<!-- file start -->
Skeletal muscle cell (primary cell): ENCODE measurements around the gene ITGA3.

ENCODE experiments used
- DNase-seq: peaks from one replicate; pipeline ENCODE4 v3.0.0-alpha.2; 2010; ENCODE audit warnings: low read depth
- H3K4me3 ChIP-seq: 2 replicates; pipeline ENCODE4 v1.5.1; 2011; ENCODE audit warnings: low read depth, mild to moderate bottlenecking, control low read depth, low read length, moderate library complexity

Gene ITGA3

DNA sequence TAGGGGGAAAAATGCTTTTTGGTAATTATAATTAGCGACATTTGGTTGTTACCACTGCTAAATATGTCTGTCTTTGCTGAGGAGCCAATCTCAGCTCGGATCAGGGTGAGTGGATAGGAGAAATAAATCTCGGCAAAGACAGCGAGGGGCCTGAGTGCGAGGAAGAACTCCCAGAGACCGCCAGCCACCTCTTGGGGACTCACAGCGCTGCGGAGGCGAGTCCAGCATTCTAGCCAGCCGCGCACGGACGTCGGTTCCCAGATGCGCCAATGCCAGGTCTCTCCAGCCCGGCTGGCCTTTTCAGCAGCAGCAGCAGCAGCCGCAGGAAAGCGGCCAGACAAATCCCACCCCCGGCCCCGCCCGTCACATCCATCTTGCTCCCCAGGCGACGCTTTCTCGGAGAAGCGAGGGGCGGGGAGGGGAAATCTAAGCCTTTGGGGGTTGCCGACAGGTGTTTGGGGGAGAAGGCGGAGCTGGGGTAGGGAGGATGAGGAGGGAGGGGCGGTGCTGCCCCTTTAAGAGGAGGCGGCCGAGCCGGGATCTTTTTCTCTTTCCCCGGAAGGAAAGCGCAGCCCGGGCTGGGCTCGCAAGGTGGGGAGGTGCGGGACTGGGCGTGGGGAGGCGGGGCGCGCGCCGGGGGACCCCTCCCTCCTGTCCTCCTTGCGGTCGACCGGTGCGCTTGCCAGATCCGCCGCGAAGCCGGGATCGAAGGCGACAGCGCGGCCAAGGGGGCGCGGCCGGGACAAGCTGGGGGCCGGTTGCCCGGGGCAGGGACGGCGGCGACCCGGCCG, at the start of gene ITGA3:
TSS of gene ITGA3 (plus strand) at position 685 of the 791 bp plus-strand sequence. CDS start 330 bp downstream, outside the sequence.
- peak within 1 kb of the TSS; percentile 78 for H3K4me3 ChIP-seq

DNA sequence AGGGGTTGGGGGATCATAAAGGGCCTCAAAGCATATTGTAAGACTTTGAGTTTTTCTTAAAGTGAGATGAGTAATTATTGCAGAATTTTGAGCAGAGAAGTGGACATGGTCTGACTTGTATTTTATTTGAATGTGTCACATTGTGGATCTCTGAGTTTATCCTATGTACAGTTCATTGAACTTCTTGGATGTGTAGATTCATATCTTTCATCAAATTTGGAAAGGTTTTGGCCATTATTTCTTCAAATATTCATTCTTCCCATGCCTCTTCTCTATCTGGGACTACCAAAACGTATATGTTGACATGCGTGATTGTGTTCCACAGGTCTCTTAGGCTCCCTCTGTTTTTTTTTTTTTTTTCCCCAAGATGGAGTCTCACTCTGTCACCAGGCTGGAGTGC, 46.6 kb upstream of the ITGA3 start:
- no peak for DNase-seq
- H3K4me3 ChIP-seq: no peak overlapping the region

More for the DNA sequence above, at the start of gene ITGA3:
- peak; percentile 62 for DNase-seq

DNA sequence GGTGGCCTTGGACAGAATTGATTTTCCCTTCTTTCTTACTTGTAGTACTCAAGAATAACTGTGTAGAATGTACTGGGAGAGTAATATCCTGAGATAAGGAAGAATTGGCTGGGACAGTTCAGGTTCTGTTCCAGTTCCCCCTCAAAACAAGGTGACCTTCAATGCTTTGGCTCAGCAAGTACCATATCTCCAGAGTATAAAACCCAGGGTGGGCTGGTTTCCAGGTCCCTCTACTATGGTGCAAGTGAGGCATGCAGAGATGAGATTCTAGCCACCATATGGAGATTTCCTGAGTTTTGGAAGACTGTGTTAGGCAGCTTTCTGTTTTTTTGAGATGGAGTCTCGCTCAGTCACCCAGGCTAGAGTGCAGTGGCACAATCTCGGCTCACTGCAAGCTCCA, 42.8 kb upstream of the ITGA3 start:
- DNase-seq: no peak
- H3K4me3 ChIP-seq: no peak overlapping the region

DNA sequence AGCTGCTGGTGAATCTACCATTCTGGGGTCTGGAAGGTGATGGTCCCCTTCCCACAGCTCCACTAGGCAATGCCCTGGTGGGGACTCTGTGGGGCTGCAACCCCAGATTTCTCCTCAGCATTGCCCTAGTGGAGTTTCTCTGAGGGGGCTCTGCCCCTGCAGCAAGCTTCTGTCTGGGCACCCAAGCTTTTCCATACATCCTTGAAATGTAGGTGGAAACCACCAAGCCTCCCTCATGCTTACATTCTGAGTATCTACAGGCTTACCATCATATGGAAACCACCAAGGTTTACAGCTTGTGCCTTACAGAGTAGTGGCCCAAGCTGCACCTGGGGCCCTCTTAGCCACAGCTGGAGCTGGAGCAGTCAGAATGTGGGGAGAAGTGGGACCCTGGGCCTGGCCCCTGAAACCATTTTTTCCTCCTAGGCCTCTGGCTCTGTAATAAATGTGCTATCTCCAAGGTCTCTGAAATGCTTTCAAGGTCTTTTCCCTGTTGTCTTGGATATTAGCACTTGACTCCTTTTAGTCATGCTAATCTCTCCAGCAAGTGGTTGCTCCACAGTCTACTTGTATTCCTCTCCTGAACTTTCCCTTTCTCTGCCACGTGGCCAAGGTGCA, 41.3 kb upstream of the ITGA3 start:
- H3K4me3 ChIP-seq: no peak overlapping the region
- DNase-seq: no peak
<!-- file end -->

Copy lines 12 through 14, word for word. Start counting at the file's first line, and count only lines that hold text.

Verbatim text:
More for the DNA sequence above, at the start of gene ITGA3:
- peak; percentile 62 for DNase-seq

DNA sequence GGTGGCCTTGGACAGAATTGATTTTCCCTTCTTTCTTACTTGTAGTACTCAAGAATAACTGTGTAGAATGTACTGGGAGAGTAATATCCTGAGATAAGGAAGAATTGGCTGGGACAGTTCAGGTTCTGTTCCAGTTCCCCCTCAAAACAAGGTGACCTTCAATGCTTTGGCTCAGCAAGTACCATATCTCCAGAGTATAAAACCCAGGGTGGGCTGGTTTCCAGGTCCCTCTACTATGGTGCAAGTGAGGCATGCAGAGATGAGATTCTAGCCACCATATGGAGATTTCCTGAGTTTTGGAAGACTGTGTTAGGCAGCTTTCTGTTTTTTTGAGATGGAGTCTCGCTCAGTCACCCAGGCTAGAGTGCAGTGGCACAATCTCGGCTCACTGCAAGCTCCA, 42.8 kb upstream of the ITGA3 start: